Portraits and stories of people who have experienced the inferno of war
Taras Polataiko’s project War. 11 Portraits showed in August and September at the National Art Museum of Ukraine’s [NAMU] charity fundraising initiative to help wounded soldiers and museums who have suffered or been damaged within the Ukrainian ATO (Anti-Terrorism Operation) zone.
For several days in early August, the artist talked with patients of the surgical department of the Central Military Clinical Hospital in Kyiv who came there from the front with serious injuries. Polataiko had 11 photo-portraits taken and recorded the stories of the people who have been in the inferno of war. They are very diverse people: volunteers, mobilized and contract soldiers, veterans of the Afghanistan War. They belong to different generations and went to the war zone from different regions of Ukraine. They have different attitudes to war and their experiences.
Voices of Ukraine has transcribed and translated each of the 11 audio stories that are part of this exhibition so that they may be read in English. This is the third in a series of the stories in English for our readers. This exhibition, and the stories, will travel to other parts of Ukraine, the USA and Canada. See it if you’re nearby and support our troops!:
• Center for Contemporary Art, Odessa, Ukraine (Oct 22)
• Toronto Art Fair, Toronto, Canada (Oct 24)
• Ukrainian Institute of America, New York, USA (Oct 28)
• Chernivtsi Museum of Art, Chernivtsi, Ukraine (Nov 25)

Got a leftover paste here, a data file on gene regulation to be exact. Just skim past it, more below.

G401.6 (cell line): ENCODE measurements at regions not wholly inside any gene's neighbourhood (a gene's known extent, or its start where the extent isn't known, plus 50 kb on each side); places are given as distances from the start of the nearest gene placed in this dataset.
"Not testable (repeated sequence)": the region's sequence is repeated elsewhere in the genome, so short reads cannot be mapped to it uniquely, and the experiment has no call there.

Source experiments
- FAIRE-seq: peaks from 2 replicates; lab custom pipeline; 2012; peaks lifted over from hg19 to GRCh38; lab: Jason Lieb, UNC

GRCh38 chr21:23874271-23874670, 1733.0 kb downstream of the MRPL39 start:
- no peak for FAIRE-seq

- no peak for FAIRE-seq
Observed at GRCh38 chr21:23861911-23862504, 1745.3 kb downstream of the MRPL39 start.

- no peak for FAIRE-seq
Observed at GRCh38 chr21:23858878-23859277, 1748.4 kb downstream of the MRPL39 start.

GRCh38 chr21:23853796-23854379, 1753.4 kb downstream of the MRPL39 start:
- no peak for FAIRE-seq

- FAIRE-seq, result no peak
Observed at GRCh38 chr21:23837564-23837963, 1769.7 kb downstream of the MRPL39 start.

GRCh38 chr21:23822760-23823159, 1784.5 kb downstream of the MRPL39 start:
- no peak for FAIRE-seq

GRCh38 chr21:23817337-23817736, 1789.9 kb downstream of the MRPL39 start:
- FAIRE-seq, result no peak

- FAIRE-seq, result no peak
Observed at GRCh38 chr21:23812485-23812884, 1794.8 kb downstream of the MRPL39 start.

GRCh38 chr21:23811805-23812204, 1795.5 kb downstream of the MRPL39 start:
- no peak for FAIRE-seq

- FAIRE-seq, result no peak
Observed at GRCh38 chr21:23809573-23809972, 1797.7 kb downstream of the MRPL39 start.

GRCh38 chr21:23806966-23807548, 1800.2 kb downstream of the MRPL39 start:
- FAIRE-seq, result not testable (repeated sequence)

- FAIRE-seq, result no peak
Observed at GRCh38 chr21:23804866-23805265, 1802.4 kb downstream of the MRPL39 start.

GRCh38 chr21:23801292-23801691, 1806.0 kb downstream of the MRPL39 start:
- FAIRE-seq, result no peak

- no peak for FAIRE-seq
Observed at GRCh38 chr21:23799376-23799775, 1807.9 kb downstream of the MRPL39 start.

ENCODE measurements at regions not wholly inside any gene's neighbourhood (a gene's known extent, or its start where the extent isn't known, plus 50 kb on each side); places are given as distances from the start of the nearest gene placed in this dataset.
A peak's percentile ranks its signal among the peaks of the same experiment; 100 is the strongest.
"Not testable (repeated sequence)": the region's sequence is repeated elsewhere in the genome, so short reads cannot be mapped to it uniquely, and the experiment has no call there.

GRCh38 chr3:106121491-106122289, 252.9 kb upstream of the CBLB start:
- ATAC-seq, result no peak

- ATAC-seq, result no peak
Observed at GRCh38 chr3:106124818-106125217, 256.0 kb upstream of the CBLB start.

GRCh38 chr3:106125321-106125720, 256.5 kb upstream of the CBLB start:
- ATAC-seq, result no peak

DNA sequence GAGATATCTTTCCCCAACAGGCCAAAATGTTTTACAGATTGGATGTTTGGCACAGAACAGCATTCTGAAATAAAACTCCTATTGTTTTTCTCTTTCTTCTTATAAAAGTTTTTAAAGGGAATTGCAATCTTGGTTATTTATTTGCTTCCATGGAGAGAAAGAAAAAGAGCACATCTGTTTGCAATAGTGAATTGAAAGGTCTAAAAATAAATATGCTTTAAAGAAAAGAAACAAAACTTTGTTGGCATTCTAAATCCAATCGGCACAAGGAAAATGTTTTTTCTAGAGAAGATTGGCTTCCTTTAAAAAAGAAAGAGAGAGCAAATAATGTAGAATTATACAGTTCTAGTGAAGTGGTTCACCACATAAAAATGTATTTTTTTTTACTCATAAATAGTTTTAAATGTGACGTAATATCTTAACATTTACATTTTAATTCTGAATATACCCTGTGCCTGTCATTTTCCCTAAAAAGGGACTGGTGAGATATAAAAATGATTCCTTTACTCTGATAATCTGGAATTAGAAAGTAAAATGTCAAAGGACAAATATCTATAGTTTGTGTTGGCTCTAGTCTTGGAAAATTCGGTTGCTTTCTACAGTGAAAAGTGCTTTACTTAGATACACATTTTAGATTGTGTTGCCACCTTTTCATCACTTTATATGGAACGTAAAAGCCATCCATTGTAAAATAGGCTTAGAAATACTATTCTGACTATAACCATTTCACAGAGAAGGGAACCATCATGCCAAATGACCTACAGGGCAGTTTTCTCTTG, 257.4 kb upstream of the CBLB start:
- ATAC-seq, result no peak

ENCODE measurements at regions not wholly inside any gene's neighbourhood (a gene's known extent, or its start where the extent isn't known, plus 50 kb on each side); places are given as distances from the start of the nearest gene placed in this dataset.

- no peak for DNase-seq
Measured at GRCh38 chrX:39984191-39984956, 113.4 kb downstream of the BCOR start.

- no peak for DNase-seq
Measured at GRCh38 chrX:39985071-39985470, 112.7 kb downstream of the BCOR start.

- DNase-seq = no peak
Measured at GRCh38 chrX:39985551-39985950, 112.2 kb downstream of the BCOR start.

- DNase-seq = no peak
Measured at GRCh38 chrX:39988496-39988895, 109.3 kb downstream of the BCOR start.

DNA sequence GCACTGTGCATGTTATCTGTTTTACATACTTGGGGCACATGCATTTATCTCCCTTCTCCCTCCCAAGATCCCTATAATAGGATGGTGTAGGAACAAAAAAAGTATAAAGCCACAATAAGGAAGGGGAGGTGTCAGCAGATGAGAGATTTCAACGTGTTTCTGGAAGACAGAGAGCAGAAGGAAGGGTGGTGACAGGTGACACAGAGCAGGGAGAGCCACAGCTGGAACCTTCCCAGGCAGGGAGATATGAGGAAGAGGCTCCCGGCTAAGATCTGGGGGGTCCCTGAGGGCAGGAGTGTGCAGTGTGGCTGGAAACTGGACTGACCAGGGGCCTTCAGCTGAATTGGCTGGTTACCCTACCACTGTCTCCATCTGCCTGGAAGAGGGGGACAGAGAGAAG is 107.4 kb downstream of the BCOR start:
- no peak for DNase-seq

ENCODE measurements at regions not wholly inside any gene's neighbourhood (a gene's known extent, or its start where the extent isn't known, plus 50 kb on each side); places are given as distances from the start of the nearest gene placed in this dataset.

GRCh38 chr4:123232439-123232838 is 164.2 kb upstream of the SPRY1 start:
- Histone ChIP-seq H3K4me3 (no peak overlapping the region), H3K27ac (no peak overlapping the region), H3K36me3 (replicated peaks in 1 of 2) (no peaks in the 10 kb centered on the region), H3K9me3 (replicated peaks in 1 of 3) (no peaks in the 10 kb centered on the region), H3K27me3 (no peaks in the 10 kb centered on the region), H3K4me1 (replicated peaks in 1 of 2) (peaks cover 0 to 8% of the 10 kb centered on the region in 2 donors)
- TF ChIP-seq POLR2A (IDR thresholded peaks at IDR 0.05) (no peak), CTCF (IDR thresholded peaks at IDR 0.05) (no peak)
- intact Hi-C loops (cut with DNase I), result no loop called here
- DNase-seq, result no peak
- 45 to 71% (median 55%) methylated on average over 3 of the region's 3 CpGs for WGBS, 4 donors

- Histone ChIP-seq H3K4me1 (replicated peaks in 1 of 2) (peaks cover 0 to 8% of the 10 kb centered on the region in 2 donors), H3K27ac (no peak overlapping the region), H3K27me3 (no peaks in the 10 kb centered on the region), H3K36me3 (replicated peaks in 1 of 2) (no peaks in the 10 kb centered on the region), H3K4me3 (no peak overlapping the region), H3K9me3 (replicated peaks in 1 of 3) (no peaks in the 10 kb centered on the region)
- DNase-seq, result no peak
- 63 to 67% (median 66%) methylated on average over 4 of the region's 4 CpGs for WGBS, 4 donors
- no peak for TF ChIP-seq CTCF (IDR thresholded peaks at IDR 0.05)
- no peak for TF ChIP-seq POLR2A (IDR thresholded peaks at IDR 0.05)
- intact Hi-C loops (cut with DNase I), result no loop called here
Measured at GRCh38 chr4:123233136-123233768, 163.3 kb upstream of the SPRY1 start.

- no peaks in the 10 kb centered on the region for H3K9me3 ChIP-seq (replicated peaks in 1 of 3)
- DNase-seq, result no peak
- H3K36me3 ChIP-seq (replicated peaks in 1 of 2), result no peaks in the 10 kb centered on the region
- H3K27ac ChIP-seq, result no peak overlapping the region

• Barbara Edwards Contemporary, Calgary (Jan 16, 2015)
This is Denis’ story:
Denis, reconnaissance: After surviving, you begin to value your life differently
Denis: My name is Denis, from Khmelnytskyi Oblast [region].
Taras Polataiko: How did you get to the ATO? Were you drafted?
No, I’m a contract soldier. I was already serving before the ATO. I was in reconnaissance.
Was it your first time in a real war?
Yes. (chuckles) We haven’t had wars before.
What were your first impressions? What is the honest impression of an average person ending up at war?
It’s difficult to explain. When you see your officers, missing half their head, or something along those lines… It’s difficult to explain such things. You want impressions? There definitely aren’t any good ones.
Did anything at the war change you personally?
After surviving, you begin to value your life differently.
Is it a change of priorities? Or just the appreciation for the fact that you survived?
All your needs in life become different. For a while, even going to have a wash was luxury for me, being bed-bound. I’m feeling a bit better now, but it was very difficult at the time. All in all, after experiencing such things, you find you really need very little in life.
When you end up in a frightening situation, between life and death, what helps you hold on?
Personally, when combat was happening, I wasn’t even thinking of anything. Over there, you can’t think. You just go ahead, and onward.
You were scared at first, weren’t you?
Who wasn’t? But an order is an order.
Are you scared all the time, or does it pass?
No, you gradually get used to it. It becomes a habit. But some fear remains. Everyone wants to live, after all. It’s the survival instinct.
How long have you been at war?
In the east, starting from the 8th of April. In the ATO area, since the 23rd [of April]. And a whole month in the most active combat area, between May 2nd and June 3rd. Then I got wounded. I spent a whole month at the Karachun [mountain], on different combat missions. There was constant shelling there, the bombings never stopped.
Do the locals support us [Ukraine]?